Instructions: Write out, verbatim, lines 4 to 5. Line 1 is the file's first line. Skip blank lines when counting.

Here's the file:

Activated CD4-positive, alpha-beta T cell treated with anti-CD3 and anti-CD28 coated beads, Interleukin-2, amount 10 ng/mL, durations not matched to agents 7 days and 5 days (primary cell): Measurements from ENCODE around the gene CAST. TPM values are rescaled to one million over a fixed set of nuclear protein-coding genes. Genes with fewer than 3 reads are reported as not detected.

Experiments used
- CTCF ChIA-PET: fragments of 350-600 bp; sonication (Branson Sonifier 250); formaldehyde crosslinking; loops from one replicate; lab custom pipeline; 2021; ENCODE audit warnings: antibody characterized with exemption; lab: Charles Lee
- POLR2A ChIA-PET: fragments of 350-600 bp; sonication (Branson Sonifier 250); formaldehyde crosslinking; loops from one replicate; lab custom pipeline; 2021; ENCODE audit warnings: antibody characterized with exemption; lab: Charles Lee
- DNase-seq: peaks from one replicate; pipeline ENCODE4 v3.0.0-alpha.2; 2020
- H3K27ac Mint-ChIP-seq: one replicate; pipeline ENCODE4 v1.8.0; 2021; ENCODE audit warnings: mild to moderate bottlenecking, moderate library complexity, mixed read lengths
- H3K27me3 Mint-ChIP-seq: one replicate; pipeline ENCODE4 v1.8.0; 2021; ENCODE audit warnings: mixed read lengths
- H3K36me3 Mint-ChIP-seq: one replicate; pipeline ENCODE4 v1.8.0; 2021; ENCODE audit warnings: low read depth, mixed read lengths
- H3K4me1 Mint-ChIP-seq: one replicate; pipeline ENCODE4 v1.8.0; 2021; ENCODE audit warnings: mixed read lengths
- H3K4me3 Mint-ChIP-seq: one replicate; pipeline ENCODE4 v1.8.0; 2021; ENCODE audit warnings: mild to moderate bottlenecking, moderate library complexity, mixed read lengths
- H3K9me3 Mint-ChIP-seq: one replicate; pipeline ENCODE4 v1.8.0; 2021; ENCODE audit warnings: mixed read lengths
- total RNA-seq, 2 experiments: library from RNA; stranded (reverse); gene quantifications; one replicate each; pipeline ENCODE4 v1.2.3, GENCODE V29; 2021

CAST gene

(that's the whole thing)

- POLR2A ChIA-PET: fragments of 350-600 bp; sonication (Branson Sonifier 250); formaldehyde crosslinking; loops from one replicate; lab custom pipeline; 2021; ENCODE audit warnings: antibody characterized with exemption; lab: Charles Lee
- DNase-seq: peaks from one replicate; pipeline ENCODE4 v3.0.0-alpha.2; 2020